The mayor of Seat Pleasant, Maryland, has been stripped of his governing powers after a former employee accused him of sexual misconduct and harassment.
Mayor Eugene Grant gained national attention in 2014 when he set up an outdoor “tent office” after being evicted for allegedly creating a hostile work environment. He was a ceremonial mayor but the act helped to change the city’s charter, making him CEO.
The city council took back those CEO powers on Monday after a former employee sent a letter detailing allegations of sexual harassment and misconduct.
Former program and events coordinator JoVone Pender said he initially had a consensual relationship with Grant but that Grant became abusive after Pender ended it.
“I felt manipulated abused. I was going to counseling during the time,” Pender said in an exclusive interview with News4.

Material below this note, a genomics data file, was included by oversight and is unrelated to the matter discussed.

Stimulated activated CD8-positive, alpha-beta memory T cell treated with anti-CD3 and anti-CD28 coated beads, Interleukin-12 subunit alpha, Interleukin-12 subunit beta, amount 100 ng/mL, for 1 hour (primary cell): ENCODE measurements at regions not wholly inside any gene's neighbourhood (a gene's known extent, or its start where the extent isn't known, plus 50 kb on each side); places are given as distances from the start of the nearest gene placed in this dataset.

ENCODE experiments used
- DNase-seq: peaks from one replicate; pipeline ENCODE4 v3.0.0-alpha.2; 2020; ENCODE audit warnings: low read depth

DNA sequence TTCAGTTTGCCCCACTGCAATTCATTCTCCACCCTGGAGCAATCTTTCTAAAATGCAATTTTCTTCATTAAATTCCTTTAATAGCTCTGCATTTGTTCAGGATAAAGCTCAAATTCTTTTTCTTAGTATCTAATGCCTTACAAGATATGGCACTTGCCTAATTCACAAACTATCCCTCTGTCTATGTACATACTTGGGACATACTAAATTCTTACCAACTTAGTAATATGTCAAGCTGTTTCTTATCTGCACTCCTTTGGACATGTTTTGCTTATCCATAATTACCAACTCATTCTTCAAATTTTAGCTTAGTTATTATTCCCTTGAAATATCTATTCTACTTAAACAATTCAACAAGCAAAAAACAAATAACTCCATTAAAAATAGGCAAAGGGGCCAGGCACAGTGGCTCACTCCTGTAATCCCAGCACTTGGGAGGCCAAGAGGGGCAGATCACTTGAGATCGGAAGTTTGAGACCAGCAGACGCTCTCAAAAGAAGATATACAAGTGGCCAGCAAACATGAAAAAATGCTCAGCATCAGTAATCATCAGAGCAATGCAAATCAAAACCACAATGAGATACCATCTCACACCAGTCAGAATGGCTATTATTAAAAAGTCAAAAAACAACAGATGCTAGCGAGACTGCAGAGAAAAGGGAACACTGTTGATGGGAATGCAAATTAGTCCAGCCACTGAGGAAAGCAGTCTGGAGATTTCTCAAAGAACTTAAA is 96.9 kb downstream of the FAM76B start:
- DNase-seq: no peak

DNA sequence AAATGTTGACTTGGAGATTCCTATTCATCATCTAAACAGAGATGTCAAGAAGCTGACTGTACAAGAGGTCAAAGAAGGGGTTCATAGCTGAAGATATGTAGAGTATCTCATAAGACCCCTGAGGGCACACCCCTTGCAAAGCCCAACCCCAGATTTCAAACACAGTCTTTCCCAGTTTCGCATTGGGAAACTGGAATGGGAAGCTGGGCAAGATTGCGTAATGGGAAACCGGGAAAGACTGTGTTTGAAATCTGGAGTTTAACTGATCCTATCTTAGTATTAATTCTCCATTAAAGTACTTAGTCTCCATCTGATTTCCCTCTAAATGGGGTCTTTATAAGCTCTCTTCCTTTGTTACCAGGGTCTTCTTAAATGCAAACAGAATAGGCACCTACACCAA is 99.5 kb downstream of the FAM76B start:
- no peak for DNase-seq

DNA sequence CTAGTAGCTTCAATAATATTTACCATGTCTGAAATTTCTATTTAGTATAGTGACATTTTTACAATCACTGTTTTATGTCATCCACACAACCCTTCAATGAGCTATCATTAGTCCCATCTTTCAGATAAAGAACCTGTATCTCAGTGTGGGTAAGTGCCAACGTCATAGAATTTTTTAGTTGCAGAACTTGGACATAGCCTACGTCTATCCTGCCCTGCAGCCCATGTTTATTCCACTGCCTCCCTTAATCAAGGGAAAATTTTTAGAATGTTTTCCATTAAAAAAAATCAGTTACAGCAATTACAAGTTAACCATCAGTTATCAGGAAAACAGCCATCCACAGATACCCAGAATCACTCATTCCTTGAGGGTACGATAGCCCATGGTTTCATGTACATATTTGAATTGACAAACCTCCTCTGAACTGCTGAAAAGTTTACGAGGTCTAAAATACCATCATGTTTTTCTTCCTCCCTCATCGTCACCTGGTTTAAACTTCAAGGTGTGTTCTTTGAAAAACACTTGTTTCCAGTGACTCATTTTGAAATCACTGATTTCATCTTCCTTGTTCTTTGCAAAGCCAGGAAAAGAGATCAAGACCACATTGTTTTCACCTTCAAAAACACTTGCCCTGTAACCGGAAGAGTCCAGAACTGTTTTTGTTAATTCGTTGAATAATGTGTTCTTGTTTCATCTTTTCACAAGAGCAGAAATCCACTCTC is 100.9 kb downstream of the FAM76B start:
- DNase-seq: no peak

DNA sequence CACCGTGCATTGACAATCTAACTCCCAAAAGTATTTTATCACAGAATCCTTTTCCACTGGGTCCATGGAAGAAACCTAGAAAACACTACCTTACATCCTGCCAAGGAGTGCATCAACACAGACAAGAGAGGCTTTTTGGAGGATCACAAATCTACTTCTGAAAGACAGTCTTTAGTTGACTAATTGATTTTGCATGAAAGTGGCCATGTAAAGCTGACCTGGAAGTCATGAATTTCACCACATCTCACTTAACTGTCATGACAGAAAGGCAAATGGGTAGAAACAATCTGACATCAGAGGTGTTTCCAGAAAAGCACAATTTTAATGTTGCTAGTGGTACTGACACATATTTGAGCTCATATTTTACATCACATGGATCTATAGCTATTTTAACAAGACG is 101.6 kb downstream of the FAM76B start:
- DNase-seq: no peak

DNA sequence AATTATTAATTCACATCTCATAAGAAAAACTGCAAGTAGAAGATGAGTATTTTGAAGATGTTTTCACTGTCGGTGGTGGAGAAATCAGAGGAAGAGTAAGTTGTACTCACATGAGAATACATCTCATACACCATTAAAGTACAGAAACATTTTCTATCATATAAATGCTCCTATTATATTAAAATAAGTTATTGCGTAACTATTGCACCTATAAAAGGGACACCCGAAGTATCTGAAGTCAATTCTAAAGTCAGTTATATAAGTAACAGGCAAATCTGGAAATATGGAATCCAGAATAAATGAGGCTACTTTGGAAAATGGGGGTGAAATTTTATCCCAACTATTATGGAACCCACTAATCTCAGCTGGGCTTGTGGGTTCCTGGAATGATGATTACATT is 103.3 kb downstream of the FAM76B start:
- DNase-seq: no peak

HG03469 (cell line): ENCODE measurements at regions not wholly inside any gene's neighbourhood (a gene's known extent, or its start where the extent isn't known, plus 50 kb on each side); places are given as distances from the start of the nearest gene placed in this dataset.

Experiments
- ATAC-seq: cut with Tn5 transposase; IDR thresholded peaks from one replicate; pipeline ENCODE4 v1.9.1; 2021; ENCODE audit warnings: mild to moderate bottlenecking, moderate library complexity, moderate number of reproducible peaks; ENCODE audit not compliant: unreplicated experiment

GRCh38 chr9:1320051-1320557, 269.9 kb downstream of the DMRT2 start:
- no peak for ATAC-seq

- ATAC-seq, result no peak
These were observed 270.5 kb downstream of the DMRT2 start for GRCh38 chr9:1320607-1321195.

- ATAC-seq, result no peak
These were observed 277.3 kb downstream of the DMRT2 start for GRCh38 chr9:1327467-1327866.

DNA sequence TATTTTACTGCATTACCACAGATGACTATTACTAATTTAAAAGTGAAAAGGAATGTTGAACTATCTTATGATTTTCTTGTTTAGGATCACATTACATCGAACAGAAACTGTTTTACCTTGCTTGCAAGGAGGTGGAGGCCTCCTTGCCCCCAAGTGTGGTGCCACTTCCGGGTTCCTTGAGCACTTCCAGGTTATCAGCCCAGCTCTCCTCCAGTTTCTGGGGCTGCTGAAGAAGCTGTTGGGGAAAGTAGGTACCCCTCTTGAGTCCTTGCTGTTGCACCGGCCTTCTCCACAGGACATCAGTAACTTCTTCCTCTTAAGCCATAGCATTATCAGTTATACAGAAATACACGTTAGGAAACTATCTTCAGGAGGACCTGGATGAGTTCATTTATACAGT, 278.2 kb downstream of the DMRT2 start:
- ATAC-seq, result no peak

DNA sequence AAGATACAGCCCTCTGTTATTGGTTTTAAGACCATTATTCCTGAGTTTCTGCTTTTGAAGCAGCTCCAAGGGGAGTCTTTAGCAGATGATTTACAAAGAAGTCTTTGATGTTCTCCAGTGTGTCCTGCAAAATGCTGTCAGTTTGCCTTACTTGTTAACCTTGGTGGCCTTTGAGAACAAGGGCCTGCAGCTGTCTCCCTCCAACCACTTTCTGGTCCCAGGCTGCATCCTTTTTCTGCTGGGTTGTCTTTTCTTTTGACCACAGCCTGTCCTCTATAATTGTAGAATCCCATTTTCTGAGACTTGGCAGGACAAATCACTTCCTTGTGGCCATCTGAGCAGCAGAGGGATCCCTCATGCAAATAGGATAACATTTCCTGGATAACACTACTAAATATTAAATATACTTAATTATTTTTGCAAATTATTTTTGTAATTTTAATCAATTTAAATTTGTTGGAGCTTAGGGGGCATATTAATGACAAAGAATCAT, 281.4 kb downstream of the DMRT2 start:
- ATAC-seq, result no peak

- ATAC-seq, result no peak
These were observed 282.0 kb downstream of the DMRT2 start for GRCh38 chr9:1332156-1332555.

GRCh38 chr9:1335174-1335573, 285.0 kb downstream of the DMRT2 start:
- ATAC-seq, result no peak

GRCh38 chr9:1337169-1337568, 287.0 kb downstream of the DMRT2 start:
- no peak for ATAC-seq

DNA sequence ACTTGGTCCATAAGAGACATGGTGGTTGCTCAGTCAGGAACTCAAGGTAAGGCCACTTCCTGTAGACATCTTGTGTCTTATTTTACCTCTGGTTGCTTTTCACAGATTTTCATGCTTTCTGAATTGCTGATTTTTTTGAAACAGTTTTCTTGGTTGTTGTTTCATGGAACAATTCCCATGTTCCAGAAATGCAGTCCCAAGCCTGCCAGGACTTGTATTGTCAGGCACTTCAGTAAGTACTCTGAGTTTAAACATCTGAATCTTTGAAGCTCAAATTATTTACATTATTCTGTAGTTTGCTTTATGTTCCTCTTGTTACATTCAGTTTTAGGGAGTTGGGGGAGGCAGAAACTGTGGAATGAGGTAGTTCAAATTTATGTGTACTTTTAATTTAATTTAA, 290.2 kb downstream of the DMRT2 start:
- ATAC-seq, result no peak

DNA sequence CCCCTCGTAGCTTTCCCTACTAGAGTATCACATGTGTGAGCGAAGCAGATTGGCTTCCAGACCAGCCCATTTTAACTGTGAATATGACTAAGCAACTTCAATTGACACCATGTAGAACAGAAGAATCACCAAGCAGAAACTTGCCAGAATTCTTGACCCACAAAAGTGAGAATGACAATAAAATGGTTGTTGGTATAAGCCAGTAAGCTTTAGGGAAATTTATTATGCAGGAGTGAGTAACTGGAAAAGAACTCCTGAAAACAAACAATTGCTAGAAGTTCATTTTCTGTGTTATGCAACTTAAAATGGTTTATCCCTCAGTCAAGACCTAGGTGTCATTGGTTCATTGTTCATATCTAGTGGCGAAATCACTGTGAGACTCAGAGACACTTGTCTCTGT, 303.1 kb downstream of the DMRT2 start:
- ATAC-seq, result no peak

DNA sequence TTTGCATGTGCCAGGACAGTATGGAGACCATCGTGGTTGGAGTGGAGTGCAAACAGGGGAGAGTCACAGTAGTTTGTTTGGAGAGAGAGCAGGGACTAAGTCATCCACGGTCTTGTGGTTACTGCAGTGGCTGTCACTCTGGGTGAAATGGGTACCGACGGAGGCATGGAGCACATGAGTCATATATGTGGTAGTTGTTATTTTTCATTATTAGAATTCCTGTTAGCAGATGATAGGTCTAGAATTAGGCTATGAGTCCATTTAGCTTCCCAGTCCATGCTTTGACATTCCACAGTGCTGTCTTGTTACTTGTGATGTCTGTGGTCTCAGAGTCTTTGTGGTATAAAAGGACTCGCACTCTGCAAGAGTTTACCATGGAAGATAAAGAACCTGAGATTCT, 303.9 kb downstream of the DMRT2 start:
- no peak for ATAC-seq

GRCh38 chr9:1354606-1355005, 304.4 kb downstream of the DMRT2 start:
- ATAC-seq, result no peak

Pender said he feared he would lose his job if he spoke up about the mistreatment.
“I've got bills. I can't afford to lose my job, so some of it, like I said in my letter, I did consent to some of it,” he said. “I was like, ‘What am i going to do?’ It's easier to do it than to find another job,” he said.
Prince George's County
News4's Prince George's County Bureau Chief Tracee Wilkins reports.
He said he felt ashamed yet empowered to come forward. He worked for the city for more than a year and was fired in March.
Grant denies all allegations of wrongdoing and said he will “trust the process.” He declined an on-camera interview. He said he voluntarily stepped aside as CEO before the city council’s decision to strip his powers. He said he did not want it to appear that he was influencing the investigation.
A representative for the city said they are looking into hiring an independent third-party investigator to look into the allegations.
Former Seat Pleasant police chief Devin Martin is now running the city as COO.
Grant has been mayor for 16 years and is facing opposition in September from another former employee who alleged last year that she was fired after she filed to run against Grant.
Pender said city leadership needs major change.
“If you work there, you would understand something needs to happen to change the leadership of this city,” he said. “No one from the outside looking in can ascertain how damaging it is to work there.”